Franklin passes $18.5M school budget; parents talk of fleeing district

  • Guidance counselor Helen Wells along with Mady Savary (center) and Avery Thurber (right) join in the protest outside of the city council chambers on Monday evening, June 11, 2018. GEOFF FORESTER / Monitor file

Monitor staff
Published: 7/18/2018 11:11:09 PM

Tina Thurber walked into Franklin City Hall on Wednesday night knowing that whatever happened there wasn’t going to be enough.

Thurber had already made the decision to leave her home of 37 years – the city she went to school in, where her family members worked in the mills and owned a business – because she wanted a better education for her children.

“I’m not willing to take the chance of them not being successful,” Thurber said. “This is the end of the rope for us. There’s no more that I can do.”

The Franklin City Council voted, 6-3, to pass a $18,571,401 school budget Wednesday night, after three hours of public comment from residents like Thurber.

It was just weeks after the city voted to break its tax cap and give the district an extra $708,623, and then less than a week later voted to rescind its decision, finding $422,722 for the schools from fund balance and capital reserve money instead.

The city struggled to put together a budget again this year after years of mounting tension with the district. The Franklin School District has seen more then more than 20 staff cuts over three years. This year, the school budget shortfall grew to around $1 million for the third year in a row.

As Franklin’s enrollment has dropped, adequacy grants – a base of $3,600 received from the state for each student – have dropped as well.

Many parents Wednesday night spoke about the difficult decision of whether to move out of the city or pull their children out of the ailing school district and into private school. Others said they didn’t have the money to make either of those changes.

Dana Andrews, a former school resource officer and teacher in Franklin, said the decision to send his two high school-age children to private school was difficult but necessary.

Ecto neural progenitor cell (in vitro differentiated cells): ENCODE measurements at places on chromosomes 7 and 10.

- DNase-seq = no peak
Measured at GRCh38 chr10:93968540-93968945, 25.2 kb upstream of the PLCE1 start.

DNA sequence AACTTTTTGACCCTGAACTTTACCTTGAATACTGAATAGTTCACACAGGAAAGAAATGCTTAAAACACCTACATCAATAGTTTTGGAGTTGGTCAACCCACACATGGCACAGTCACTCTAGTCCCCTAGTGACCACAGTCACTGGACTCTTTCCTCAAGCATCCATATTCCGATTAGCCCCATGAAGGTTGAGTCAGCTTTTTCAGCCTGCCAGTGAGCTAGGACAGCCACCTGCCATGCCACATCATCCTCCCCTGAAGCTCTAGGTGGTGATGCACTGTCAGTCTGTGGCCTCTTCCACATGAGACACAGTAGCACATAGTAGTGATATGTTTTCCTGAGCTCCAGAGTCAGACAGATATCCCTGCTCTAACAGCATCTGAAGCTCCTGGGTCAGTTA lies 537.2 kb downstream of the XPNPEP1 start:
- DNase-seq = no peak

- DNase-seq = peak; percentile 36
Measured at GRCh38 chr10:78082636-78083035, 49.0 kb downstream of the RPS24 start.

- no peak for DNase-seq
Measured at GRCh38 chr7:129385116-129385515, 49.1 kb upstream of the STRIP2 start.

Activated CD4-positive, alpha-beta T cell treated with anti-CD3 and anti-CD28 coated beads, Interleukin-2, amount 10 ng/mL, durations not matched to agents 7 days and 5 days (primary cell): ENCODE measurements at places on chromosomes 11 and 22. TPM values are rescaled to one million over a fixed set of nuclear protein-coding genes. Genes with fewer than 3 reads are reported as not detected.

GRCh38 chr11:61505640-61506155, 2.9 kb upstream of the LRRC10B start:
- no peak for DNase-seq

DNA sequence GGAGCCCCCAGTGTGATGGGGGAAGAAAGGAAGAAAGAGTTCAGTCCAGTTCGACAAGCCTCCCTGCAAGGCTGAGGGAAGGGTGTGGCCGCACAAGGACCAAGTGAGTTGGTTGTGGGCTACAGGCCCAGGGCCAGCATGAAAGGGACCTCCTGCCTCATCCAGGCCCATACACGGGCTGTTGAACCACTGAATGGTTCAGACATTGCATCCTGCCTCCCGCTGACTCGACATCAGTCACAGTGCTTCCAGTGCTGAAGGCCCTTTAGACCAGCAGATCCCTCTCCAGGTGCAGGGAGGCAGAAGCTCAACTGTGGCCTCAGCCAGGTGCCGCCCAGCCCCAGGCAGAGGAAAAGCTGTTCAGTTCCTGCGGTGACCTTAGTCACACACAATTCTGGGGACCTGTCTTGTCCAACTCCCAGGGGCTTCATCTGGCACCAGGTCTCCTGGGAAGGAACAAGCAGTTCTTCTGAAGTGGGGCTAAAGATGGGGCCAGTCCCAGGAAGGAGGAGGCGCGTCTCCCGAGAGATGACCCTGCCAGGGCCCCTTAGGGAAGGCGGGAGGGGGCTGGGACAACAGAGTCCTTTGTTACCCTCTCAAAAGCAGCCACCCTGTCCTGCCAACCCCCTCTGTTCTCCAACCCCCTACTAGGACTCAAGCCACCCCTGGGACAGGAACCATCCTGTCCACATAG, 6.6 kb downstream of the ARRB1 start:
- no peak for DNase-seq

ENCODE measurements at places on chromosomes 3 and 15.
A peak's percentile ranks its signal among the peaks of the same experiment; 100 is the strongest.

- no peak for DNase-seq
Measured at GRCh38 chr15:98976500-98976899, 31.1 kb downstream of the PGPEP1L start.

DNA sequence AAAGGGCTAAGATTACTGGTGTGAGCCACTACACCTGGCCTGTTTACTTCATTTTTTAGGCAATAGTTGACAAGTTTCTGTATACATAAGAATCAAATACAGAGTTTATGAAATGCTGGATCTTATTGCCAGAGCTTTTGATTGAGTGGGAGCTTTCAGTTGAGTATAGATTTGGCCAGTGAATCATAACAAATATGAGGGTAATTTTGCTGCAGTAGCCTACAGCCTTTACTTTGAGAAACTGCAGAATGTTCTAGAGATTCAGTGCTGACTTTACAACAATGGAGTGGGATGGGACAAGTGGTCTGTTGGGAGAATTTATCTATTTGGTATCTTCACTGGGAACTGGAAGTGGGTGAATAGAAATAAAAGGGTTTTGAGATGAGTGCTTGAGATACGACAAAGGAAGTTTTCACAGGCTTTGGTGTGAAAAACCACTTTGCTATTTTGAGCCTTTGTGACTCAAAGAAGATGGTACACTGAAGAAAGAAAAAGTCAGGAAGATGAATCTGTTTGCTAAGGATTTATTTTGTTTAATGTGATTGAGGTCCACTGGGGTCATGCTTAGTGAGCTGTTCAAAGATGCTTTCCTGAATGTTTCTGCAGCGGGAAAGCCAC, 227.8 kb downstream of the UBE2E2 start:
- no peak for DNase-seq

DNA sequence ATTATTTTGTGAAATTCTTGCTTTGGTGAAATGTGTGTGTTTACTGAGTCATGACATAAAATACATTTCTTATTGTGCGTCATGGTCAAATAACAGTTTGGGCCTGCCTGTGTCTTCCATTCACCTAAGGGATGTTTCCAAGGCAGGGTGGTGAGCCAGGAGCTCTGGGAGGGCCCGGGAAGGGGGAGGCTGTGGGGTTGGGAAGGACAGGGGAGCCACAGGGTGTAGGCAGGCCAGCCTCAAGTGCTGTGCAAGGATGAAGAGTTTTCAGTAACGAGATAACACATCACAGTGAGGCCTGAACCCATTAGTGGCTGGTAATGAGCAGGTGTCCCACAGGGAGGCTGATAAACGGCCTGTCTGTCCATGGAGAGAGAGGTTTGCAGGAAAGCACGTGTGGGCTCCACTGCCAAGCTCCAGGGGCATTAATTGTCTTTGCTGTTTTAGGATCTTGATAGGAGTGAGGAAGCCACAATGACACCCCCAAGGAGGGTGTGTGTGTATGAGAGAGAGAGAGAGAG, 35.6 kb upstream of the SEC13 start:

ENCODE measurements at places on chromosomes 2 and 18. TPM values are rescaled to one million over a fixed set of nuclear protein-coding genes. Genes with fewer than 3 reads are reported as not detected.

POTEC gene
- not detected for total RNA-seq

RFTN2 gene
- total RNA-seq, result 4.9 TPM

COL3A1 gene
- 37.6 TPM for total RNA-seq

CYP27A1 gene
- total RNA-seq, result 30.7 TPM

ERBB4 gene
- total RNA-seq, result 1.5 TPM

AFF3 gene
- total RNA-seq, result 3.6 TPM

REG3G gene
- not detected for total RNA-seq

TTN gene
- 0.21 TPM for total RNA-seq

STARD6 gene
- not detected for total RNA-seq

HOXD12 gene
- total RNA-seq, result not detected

“I can’t wait any longer to send my kids to a school where they’ll be successful,” Andrews said. “I can’t wait for AP classes. I can’t watch teachers walk out of a revolving door where they’re not sure whether they’re going to have a job the next year.”

“Many of the people in this room are following suit with what I’ve done,” Andrews added. “It’s unfortunate, and it hurts me as a person who lives in this community to have that happen.”

Kristi Trudel said she moved to Franklin just over 10 years ago with her husband because they found a house they loved there. But now that Trudel has an 8-year-old daughter, she said she feels anxious about their future.

“I want to think in the future it won’t feel like we’re stuck here, but that’s kind of what it feels like right now,” Trudel said.

Mayor Tony Giunta, who has spoken adamantly about the importance of the tax cap, said it’s essential to attract businesses to want to move to the city, as well as support residents living on a fixed income.

One 66-year-old woman named Nan said she works 55 hours a week and still struggles to pay her bills.

“If you guys take away the tax cap, I’m going to lose my home,” she said.

Both the Franklin City Council and school board have expressed interest in being part of another lawsuit that would challenge the state education funding formula.

Members of the city council and City Manager Judie Milner attended a workshop in June in fellow property-poor town Pittsfield led by Executive Councilor Andru Volinsky, who was the lead attorney in a series of landmark state Supreme Court cases out of Claremont that established the state’s responsibility to fund an “adequate” education.

In addition to losing adequacy grant money, the city took a hit when the Legislature in 2015 decided to discontinue stabilization grants, a $150 million program that once helped to buoy property-poor cities like Franklin, via annual reductions of 4 percent until the grant funds are removed altogether. In Franklin, stabilization once accounted for about half of the $8 million it received in state aid, but its annual allotment is being reduced by about $160,000 a year.

Teacher Jennifer Weaver warned about looking down the road at long-term solutions, like a lawsuit, instead of focusing on the present. She said it was time for the tax cap to be lifted.

“We want to be a city people want to move to, not away from,” Weaver said.

 (Leah Willingham can be reached at 369-3322, or on Twitter @LeahMWillingham.)

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